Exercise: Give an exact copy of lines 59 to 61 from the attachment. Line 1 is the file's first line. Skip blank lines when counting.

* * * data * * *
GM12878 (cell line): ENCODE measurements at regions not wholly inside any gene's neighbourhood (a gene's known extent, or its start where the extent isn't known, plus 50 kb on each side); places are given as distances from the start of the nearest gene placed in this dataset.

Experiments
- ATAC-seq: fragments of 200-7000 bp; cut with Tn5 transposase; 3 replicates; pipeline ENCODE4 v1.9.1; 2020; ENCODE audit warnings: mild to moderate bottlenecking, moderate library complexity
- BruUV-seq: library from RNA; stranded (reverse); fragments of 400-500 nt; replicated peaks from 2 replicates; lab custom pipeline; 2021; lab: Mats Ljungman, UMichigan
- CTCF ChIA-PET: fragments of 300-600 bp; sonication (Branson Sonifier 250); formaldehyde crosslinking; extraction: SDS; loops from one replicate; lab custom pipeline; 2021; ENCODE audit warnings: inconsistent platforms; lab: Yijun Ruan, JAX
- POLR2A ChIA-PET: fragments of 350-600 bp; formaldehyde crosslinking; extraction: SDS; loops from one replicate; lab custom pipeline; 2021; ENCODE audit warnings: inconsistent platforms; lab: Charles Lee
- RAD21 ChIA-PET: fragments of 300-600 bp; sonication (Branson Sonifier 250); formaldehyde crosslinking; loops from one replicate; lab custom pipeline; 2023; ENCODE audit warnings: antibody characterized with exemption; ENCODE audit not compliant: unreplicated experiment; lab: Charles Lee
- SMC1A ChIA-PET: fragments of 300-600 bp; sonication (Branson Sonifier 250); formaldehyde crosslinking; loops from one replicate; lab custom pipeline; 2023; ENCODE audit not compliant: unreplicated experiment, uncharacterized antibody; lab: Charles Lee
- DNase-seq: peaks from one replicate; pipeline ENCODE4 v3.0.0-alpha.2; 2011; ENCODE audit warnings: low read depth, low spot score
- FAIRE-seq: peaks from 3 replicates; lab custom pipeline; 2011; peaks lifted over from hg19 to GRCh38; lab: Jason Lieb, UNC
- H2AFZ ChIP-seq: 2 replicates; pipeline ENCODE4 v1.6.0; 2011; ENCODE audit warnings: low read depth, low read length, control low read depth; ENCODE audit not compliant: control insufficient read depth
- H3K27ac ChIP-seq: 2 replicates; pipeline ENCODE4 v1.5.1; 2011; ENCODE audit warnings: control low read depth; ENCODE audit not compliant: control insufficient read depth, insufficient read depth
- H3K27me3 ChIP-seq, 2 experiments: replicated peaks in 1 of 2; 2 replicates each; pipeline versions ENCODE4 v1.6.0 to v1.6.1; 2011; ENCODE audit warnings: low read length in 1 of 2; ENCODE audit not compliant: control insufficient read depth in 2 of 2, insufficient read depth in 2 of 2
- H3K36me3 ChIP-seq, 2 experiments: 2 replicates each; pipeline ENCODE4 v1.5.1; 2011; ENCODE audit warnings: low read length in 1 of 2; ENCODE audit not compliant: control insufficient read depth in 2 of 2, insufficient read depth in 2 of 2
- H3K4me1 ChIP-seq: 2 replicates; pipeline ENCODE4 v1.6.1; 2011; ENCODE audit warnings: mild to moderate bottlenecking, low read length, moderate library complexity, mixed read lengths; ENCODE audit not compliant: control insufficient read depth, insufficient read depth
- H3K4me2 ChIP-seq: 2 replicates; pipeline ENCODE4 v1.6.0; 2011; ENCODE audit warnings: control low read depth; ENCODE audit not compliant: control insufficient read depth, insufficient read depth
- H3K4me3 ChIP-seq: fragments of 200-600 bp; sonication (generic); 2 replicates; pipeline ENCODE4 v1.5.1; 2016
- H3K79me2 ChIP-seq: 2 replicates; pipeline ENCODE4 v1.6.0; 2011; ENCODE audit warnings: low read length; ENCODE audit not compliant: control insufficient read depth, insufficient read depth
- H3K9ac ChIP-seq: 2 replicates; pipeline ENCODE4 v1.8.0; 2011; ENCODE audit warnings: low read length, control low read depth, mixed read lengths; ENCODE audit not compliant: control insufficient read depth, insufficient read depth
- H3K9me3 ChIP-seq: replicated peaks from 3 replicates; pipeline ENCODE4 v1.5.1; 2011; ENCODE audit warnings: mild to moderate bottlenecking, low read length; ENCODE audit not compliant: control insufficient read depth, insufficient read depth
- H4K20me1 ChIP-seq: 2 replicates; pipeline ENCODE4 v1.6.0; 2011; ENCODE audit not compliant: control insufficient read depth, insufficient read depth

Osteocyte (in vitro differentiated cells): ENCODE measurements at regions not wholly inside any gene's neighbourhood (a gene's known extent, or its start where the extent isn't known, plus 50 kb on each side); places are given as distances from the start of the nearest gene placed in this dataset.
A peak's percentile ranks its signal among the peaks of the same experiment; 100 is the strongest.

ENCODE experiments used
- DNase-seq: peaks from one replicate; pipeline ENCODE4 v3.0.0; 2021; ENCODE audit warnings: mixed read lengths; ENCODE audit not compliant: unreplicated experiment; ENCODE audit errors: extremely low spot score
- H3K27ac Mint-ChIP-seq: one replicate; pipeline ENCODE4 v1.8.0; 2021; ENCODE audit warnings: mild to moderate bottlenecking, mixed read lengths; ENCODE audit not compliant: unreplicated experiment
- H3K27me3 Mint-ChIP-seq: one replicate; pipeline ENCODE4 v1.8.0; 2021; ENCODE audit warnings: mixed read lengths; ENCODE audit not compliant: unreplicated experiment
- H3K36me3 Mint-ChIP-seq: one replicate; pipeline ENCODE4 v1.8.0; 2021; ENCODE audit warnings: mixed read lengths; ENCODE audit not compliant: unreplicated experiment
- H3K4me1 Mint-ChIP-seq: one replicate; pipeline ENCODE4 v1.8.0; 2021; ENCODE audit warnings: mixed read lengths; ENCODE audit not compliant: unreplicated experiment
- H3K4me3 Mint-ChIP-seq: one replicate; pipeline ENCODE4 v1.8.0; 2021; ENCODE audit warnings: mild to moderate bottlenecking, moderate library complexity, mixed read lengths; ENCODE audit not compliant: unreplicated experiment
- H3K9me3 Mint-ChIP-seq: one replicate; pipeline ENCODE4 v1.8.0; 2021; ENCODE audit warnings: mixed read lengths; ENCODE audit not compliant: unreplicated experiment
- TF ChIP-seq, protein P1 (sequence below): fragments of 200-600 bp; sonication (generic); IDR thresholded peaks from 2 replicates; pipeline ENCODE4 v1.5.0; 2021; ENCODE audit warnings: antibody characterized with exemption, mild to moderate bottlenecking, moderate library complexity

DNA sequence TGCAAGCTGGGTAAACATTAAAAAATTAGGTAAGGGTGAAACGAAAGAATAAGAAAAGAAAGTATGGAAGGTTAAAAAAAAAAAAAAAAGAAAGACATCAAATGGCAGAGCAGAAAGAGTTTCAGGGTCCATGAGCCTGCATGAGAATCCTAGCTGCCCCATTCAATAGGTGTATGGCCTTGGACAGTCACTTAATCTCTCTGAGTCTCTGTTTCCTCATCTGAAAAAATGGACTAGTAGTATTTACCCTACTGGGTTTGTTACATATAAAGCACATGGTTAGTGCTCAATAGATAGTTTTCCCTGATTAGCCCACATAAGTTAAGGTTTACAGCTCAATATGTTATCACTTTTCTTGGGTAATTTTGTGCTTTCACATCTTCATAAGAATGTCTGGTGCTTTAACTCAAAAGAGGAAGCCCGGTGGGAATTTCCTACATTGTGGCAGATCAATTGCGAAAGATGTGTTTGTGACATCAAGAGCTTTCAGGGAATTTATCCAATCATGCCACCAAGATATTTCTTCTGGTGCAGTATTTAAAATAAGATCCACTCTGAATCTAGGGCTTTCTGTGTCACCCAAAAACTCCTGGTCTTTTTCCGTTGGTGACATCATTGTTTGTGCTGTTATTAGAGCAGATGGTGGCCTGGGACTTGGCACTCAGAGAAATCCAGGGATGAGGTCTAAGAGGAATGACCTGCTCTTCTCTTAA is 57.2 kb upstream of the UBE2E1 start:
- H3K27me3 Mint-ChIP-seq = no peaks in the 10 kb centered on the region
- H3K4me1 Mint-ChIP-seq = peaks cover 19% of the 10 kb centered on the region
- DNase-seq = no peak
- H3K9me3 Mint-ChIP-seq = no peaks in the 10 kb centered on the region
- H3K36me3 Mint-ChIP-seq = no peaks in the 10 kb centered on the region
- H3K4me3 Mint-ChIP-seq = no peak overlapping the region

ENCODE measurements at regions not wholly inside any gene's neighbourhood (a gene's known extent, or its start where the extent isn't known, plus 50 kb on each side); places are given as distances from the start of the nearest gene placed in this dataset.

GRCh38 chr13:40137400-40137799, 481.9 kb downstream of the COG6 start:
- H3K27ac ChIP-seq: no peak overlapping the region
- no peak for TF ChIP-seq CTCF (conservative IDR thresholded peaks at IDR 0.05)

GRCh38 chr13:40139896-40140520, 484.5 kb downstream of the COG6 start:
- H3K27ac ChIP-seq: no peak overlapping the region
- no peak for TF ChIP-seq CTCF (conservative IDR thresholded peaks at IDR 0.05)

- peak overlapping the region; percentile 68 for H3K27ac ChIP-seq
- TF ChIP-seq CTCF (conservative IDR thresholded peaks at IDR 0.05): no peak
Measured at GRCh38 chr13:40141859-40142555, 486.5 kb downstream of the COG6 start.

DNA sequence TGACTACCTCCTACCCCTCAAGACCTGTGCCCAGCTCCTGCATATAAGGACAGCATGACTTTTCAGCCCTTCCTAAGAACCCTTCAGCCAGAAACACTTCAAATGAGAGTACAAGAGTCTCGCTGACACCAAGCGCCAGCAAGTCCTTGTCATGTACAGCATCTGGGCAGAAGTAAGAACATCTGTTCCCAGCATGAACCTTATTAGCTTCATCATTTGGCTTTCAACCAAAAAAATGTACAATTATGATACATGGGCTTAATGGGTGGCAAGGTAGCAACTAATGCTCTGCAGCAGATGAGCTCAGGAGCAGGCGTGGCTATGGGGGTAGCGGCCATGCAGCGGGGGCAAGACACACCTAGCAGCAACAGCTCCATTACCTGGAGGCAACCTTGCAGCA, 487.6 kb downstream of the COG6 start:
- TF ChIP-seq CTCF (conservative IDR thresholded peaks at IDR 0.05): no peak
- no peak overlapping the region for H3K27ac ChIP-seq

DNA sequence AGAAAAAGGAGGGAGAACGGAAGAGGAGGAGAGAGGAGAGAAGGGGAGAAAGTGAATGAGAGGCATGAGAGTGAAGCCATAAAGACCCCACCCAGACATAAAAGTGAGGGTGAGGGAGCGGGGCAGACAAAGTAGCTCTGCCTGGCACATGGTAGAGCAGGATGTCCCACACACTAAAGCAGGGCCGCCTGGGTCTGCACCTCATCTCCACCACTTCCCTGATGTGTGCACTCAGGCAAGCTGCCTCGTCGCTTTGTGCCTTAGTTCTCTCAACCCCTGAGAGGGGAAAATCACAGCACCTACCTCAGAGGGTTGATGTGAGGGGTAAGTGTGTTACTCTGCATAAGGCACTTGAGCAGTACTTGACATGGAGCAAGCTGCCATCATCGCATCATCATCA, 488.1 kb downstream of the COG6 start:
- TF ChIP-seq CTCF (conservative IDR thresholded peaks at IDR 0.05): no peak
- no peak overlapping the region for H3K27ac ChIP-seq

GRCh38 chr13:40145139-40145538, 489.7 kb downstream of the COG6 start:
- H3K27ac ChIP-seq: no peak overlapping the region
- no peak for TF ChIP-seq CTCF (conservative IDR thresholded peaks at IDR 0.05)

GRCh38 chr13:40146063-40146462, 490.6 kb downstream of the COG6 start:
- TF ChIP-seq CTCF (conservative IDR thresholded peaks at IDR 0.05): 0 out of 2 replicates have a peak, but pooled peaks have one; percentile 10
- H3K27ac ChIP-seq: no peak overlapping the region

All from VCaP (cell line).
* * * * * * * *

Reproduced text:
GRCh38 chr13:40146063-40146462, 490.6 kb downstream of the COG6 start:
- TF ChIP-seq CTCF (conservative IDR thresholded peaks at IDR 0.05): 0 out of 2 replicates have a peak, but pooled peaks have one; percentile 10
- H3K27ac ChIP-seq: no peak overlapping the region